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Oregonian, October 25, 2002


by Randy Gragg

Nobody knows why the architecture firm of Daniel H. Burnham and Company designed Portland's Marshall-Wells Warehouse the way they did.

The walls are reinforced concrete. The frame is made of heavy timber posts and beams. There is nothing unusual about either of those feature. What's weird is the relationship between the two.. The frame sits at a 45-degree diagonal to the walls--a high-school geometry problem writ monumental.

For the new owners of 164 condominiums in the 1910 building, located at 1420 NW Lovejoy St., this structural oddity has resulted in some of the coolest lofts in the Pearl District, fabulous spaces, torqued and energized by the angling beams of the structural system. And for developer Robert Ball, it has leveraged a financial win on his biggest project ever.

Ball started renovating old houses in Eugene in his teen years, moved on to old Northwest Portland apartment buildings in his 20, and now, at 36, he has completed a $35-million, 280,000-square-foot project in the city's epicenter of new development, the Pearl District. Last year, he initiated a proposed redesign of Portland's weak mayor political system, the "Good Government Initiative," which lost but threw a scare into the city's political establishment. In short, Ball is proving himself one part rising-star developer, one part charismatic civic advocate.

But anyone hoping the renovation of a building with such a unique history and structural system might yield some stunning new architecture will be disappointed. Ball and his architect, Ankrom Moisan Associated Architects, beautifully restored and responsibly updated the building's exterior. They did a truly excellent job of preserving the dynamic industrial ambiance of the interior while providing for such contemporary needs as soundproofing.

But they stumbled on their chance to infuse the building with a dramatic sense of its new life.

To bring light into the interior of the full-block, 200-by-200-foot, seven-story edifice, they hollowed out the middle with an atrium. It might have been one of the most beautiful outdoor rooms in the city, but the result rises only about two notches above the averaging housing project turned inside out.

Historic preservation ideally should address both the body and the spirit of a building, and though the Marshall-Wells building was just a hardware company warehouse, the architecture was at the very least eccentric--and maybe even experimental.

At the time the Marshall-Wells Hardware Company Warehouse No. 2 (the building's official name) was built, its designer, Daniel Burnham, was one of the world's most famous architects. In 1881, he designed Chicago's Montauk Building, to which the term "skyscraper" was first applied. He and his one-time partner, John Wllborn Root, designed the "White City" of the 1893 Columbia Exposition, giving birth to the "City Beautiful" moment of urban planning. In 1902, he designed New York's iconic first skyscraper, the Flatiron Building.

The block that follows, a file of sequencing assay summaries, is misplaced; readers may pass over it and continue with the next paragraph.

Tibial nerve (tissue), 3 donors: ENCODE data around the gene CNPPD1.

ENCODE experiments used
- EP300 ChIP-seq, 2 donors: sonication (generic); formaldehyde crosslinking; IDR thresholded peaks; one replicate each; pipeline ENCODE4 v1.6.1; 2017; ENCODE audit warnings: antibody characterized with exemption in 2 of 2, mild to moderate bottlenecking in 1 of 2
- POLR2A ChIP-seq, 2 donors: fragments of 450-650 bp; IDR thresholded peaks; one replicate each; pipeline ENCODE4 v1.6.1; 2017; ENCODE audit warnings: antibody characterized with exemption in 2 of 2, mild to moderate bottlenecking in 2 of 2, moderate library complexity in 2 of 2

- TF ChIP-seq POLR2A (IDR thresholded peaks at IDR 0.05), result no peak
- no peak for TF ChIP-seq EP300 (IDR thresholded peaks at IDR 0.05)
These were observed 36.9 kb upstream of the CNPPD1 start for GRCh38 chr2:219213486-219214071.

Marshall-Wells stores and warehouses, no doubt, were bread-and-butter jobs for Burnham. His firm designed them at a rate of one a year. The Portland facility, finished a year before his death, probably took little of his time and even less of his drafting table. Nevertheless, it is unique.

The historic renovation's architect, Ankrom Moisan's Dave Heater, thinks the peculiar structural system probably emerged out of boredom. The project's engineeer, Blake Patsy of KPFF, speculates that Burnham tried out the system in Portland so no one back East would hear about it.

But Daniel Pelissier, project manager for the renovation's contractor, Howard S. Wright Construction, has a more charitable view. The system might have been an early form of seismic engineering tried in the wake of the 1906 earthquake in San Francisco, a city where Burnham designed many buildings.

Whatever the reason, the resulting building begs for something spectacular where its new identity meets its old--namely its diamond-in-the-square courtyard. Instead, there are only tiny windows, although they are expensive, ventilation-inducing, double-hung style. The surrounding finish is a Tuscan-orange stucco--real stucco, but still just stucco, applied flush to the window frames with no other details at all.

Earlier schemes (viewable on the project's Web site: featured huge, gracious, industrial-grade windows, corner trellises and top-floor terraces and planters, all of which were "value-engineered" out of the final design--cut for budget reasons.

Admittedly, the expenses and tradeoffs in a project like this are tough, and the market risk high. For instance, to keep the gorgeously utilitarian metal column-capital brackets exposed--which reveals impressive 28-by-28-inch hoisting beams--they had to be fireproofed with intumescent paint at $50 per square foot. The proximity to Interstate 405 dictated that half of he 384 upper-story windows have three layers of glass for soundproofing. And Ball absorbed such costly surprises as the lack of enough steel in the lower walls concrete and unforeseen asbestos.

Ball says he prefers the term "historic preservationist" to "developer." With most of the renovation of Marshall-Wells Warehouse that's certainly true--in the body of the building. Maybe in his next historic remodel, he'll prove it in spirit, preserving Portland's architecture history while encouraging his architects to make some history of their own.

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